|Exotic hardwoods like ebony are expensive,
but you can create your own stain with some
steel wool, old nails, and vinegar.
These common items combine to make an
acid stain. Vinegar is acetic acid, and when it
combines with iron, it produces a stain that
ranges from a silvery gray to dark black. This
shop-made stain is a lot less expensive than
buying the exotic woods.
One piece of oak
colored using four
of the ebony stain.
Please note: Whenever you are going to
work with any chemicals, be sure that you
always wear personal protective gear before
you start doing any mixing.
Mixing the Stain
Step 1: Start with a clean, 1-quart glass or
Step 2: Add unfolded steel wool pads, rusty
nails, and old metal screws. The more iron
content, the faster the color will develop.
Step 3: Fill the container 3/4 full with household
vinegar (common 5% vinegar).
Step 4: Cover the container with a piece of
cardboard, and allow it to ferment. Do not
use a tight-fitting lid because the fermentation
process creates a non-toxic gas that
needs to escape. Take out the iron items
after you achieve your color. Over time the
acid stain may start to turn a greenish color
as the iron continues to oxidize. Also, as the
acid stain ages, it will lose it potency and the
stain will become a lighter color.
Step 5: Allow the chemicals to react for a
Step 6: Test the color
on a piece of scrap from the wood you plan on ebonizing. Mix the solution thoroughly
before applying it.
Different Woods Yield Different Results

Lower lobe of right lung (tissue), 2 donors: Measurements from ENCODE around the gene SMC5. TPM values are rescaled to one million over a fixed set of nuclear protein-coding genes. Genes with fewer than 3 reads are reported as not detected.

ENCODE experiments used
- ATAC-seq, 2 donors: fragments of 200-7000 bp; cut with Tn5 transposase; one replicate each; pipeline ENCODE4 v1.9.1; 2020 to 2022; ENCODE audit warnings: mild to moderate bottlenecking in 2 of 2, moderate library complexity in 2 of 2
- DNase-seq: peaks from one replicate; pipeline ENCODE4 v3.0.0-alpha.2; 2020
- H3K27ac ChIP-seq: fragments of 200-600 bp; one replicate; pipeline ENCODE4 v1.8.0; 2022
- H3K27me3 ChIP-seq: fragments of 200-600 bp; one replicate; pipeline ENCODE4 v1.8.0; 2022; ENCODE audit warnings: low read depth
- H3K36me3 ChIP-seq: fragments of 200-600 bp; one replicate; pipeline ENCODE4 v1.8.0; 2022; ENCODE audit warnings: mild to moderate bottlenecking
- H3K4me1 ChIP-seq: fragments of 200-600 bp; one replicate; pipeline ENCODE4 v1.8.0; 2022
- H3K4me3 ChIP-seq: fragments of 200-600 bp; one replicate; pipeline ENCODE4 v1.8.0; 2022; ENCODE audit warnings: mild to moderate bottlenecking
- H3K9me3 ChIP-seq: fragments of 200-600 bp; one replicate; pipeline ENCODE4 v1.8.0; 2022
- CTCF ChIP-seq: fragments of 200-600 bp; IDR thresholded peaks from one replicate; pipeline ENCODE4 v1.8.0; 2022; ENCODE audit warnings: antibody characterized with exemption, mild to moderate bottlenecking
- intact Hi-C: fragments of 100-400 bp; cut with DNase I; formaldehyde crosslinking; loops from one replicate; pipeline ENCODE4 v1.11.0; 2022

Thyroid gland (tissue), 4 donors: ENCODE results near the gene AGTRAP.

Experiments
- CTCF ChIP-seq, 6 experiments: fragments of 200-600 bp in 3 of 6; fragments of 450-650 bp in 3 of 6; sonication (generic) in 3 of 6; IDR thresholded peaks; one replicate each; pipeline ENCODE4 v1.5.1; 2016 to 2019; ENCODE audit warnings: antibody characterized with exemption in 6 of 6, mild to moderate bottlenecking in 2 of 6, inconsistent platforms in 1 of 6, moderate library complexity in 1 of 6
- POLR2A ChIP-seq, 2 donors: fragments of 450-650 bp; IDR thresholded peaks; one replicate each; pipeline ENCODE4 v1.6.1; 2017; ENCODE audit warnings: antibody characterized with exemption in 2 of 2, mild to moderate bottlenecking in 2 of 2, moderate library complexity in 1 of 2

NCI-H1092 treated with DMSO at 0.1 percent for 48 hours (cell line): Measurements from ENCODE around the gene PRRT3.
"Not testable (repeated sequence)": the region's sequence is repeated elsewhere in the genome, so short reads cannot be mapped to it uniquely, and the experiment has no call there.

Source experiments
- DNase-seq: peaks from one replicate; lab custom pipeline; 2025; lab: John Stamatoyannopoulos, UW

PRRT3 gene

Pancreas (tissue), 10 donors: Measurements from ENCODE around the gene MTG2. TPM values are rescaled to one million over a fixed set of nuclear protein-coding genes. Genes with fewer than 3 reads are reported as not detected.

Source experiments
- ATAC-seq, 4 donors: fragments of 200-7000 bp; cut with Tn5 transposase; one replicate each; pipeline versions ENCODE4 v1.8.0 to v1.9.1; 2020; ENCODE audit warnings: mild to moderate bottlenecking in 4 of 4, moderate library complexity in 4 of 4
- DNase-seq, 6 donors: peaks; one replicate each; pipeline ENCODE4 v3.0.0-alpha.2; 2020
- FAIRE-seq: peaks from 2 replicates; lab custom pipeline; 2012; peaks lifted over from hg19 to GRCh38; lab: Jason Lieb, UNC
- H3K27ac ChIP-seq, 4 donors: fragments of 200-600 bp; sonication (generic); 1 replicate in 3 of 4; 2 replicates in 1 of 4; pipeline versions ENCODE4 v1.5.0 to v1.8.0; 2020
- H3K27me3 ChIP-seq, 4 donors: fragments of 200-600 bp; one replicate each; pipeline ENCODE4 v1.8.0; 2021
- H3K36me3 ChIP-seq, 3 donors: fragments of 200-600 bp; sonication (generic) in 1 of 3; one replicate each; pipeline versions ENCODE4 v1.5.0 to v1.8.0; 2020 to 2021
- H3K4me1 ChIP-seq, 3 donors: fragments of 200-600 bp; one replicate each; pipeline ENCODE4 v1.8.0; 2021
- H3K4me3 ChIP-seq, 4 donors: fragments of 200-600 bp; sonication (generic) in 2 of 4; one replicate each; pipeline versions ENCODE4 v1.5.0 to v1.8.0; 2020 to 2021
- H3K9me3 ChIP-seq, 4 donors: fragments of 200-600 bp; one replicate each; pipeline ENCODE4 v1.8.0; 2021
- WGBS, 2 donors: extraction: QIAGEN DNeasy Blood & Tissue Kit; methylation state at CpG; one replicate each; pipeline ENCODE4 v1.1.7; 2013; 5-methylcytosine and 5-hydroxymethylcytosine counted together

Baltic birch, oak, and
walnut are all treated with
the stain. The top section
shows the natural wood,
and the bottom section
shows what the color will
be like after you apply the stain and a clear finish.
Certain woods will take the stain better
than others. Oak and walnut, which are
higher in natural tannin, work the best.
Allow the test stain to dry and then apply
several clear coats to see the fi nal color.
The color of the stain depends on the
length of time you allow the stain to ferment
and the iron contents of your materials.
Once you have achieved your target color,
stop the aging process by filtering the liquid
through a paint strainer, coffee filter, or
cheesecloth into a clean jar. If the color
becomes too strong, you can add water or
clean vinegar to dilute the color strength.
Documenting Your Process
For consistent results, keep notes and test
your stain on the same wood you want to
color. Testing on the same wood will alert
you to any compatibility problems. Note the
length of time you allowed the stain to react
next to the test area, so you can achieve the
same color in the future. Be sure to stain
your pieces right away and only make enough
stain for each job. Over time the acid stain
will start to turn a greenish color as the iron
continues to oxidize.
The Staining Process
Step 1: Sand the wood. Make sure the wood
is clean and dust free. The stain may raise the
grain on some wood. If this happens, sponge
clean water onto the wood, allow it to dry,
and sand off the raised fibers.
Step 2: Wipe or brush the stain onto the
wood. Use a clean rag, foam brush, or
synthetic bristle brush.
Step 3: Apply a clear finish. Make sure the
stain is completely dry before applying your
clear coat of choice.
This article is courtesy of Scroll Saw Woodworking & Crafts. Click here for more information on this magazine!